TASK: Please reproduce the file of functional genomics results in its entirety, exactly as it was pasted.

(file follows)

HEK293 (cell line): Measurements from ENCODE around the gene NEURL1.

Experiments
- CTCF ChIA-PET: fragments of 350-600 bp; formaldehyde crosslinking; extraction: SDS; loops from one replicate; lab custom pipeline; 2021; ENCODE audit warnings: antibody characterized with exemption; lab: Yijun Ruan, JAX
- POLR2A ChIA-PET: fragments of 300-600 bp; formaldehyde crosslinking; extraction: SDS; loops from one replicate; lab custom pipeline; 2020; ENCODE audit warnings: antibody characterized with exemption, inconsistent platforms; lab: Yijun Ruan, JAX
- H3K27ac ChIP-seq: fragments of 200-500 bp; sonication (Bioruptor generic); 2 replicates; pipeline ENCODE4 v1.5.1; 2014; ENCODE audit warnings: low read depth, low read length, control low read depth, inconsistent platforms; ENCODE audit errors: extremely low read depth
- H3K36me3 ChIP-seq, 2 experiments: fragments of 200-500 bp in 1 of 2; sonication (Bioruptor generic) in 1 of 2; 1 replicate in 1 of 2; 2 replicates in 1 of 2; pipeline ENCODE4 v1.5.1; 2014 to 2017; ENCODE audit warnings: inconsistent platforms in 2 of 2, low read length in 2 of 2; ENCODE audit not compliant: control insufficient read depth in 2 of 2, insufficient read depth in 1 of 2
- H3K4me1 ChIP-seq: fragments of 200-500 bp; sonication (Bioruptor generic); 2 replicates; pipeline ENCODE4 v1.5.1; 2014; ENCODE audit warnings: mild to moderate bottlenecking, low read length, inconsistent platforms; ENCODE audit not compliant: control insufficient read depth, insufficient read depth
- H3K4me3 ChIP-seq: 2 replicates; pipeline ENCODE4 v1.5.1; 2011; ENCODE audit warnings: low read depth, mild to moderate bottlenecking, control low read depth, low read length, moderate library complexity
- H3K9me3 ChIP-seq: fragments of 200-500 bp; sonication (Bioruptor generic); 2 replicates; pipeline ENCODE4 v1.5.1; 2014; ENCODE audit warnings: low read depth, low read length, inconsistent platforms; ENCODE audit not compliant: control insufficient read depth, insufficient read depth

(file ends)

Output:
HEK293 (cell line): Measurements from ENCODE around the gene NEURL1.

Experiments
- CTCF ChIA-PET: fragments of 350-600 bp; formaldehyde crosslinking; extraction: SDS; loops from one replicate; lab custom pipeline; 2021; ENCODE audit warnings: antibody characterized with exemption; lab: Yijun Ruan, JAX
- POLR2A ChIA-PET: fragments of 300-600 bp; formaldehyde crosslinking; extraction: SDS; loops from one replicate; lab custom pipeline; 2020; ENCODE audit warnings: antibody characterized with exemption, inconsistent platforms; lab: Yijun Ruan, JAX
- H3K27ac ChIP-seq: fragments of 200-500 bp; sonication (Bioruptor generic); 2 replicates; pipeline ENCODE4 v1.5.1; 2014; ENCODE audit warnings: low read depth, low read length, control low read depth, inconsistent platforms; ENCODE audit errors: extremely low read depth
- H3K36me3 ChIP-seq, 2 experiments: fragments of 200-500 bp in 1 of 2; sonication (Bioruptor generic) in 1 of 2; 1 replicate in 1 of 2; 2 replicates in 1 of 2; pipeline ENCODE4 v1.5.1; 2014 to 2017; ENCODE audit warnings: inconsistent platforms in 2 of 2, low read length in 2 of 2; ENCODE audit not compliant: control insufficient read depth in 2 of 2, insufficient read depth in 1 of 2
- H3K4me1 ChIP-seq: fragments of 200-500 bp; sonication (Bioruptor generic); 2 replicates; pipeline ENCODE4 v1.5.1; 2014; ENCODE audit warnings: mild to moderate bottlenecking, low read length, inconsistent platforms; ENCODE audit not compliant: control insufficient read depth, insufficient read depth
- H3K4me3 ChIP-seq: 2 replicates; pipeline ENCODE4 v1.5.1; 2011; ENCODE audit warnings: low read depth, mild to moderate bottlenecking, control low read depth, low read length, moderate library complexity
- H3K9me3 ChIP-seq: fragments of 200-500 bp; sonication (Bioruptor generic); 2 replicates; pipeline ENCODE4 v1.5.1; 2014; ENCODE audit warnings: low read depth, low read length, inconsistent platforms; ENCODE audit not compliant: control insufficient read depth, insufficient read depth